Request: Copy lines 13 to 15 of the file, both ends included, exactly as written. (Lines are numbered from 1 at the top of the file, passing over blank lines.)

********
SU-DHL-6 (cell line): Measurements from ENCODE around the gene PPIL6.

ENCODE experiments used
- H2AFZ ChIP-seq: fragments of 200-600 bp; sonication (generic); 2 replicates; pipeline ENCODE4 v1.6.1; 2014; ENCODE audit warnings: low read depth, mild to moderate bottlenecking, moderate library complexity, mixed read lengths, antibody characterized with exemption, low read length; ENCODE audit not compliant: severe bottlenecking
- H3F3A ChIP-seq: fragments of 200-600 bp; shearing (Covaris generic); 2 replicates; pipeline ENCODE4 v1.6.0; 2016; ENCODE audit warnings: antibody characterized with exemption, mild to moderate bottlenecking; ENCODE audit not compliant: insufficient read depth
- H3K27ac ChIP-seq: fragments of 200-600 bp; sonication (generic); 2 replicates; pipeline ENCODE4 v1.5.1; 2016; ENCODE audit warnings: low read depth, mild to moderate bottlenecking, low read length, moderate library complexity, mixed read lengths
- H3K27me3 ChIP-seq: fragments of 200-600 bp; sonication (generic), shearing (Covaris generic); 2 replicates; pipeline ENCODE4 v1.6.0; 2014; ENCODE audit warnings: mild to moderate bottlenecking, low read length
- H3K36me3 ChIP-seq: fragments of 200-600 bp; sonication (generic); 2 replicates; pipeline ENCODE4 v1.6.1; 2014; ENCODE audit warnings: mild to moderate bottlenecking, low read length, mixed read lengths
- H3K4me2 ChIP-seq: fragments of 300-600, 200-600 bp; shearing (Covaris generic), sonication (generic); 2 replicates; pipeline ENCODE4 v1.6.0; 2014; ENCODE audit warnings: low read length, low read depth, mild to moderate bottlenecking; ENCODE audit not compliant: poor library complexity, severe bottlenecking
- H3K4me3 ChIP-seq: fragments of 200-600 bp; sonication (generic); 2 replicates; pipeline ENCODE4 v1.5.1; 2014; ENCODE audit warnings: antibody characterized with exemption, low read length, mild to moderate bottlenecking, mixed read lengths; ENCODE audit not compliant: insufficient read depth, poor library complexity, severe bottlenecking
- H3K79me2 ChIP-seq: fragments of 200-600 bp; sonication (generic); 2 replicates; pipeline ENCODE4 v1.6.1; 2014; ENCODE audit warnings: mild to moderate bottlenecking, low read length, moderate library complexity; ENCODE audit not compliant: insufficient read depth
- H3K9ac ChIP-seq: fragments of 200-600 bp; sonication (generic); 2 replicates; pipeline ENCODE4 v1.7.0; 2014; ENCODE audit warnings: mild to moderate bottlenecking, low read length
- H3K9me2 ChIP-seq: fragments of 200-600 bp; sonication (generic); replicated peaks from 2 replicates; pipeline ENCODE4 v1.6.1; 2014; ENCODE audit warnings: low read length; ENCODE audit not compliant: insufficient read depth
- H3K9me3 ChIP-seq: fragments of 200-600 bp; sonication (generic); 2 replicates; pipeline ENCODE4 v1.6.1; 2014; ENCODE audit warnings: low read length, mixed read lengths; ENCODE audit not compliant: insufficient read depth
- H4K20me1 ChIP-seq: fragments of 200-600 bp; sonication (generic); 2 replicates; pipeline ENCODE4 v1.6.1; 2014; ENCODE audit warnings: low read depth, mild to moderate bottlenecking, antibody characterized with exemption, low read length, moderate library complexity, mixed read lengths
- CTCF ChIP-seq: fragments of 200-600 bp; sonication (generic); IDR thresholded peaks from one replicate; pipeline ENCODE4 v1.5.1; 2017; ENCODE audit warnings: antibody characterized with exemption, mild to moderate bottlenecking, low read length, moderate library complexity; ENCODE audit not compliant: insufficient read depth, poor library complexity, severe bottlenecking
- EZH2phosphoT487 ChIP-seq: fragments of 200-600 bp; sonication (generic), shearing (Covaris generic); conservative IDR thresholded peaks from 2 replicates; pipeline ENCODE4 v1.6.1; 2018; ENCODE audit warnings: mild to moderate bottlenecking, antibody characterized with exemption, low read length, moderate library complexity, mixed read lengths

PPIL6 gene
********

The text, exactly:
- H3K9me3 ChIP-seq: fragments of 200-600 bp; sonication (generic); 2 replicates; pipeline ENCODE4 v1.6.1; 2014; ENCODE audit warnings: low read length, mixed read lengths; ENCODE audit not compliant: insufficient read depth
- H4K20me1 ChIP-seq: fragments of 200-600 bp; sonication (generic); 2 replicates; pipeline ENCODE4 v1.6.1; 2014; ENCODE audit warnings: low read depth, mild to moderate bottlenecking, antibody characterized with exemption, low read length, moderate library complexity, mixed read lengths
- CTCF ChIP-seq: fragments of 200-600 bp; sonication (generic); IDR thresholded peaks from one replicate; pipeline ENCODE4 v1.5.1; 2017; ENCODE audit warnings: antibody characterized with exemption, mild to moderate bottlenecking, low read length, moderate library complexity; ENCODE audit not compliant: insufficient read depth, poor library complexity, severe bottlenecking